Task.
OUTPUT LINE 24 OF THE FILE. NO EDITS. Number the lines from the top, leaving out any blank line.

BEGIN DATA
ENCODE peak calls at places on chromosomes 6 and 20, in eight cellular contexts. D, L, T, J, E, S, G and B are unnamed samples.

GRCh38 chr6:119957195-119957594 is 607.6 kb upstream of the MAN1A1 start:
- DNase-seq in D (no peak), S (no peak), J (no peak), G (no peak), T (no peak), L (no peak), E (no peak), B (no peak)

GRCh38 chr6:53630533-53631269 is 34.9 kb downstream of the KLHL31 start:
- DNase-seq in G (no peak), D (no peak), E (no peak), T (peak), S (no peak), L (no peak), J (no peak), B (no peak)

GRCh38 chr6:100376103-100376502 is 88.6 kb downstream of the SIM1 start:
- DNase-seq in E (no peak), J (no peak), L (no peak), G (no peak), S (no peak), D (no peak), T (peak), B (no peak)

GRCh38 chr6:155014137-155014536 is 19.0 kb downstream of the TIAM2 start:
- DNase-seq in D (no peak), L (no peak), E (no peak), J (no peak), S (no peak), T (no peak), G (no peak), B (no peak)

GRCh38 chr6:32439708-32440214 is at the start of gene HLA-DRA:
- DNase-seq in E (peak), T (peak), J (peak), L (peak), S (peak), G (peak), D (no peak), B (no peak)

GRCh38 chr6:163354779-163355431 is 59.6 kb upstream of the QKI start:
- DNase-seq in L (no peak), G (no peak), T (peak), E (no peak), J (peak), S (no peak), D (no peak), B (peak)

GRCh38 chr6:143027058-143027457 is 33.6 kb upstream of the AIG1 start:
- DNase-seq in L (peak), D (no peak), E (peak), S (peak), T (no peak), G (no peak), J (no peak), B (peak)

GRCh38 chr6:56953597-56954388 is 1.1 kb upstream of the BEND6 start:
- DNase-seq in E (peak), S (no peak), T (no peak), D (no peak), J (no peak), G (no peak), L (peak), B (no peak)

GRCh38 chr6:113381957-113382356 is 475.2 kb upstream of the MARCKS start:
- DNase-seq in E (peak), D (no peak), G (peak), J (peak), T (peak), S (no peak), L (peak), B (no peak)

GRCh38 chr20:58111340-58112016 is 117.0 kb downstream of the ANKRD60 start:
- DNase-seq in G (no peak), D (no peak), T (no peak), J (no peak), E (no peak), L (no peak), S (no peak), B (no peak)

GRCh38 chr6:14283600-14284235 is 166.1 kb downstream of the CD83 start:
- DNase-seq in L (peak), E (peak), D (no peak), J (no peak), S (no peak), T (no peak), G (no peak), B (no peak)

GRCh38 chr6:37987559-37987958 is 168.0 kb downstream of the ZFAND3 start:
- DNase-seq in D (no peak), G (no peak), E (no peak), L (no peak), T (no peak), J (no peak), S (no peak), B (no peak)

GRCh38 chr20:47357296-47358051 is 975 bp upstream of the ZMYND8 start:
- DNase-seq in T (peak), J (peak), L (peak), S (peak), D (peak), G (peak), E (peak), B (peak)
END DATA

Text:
GRCh38 chr6:37987559-37987958 is 168.0 kb downstream of the ZFAND3 start: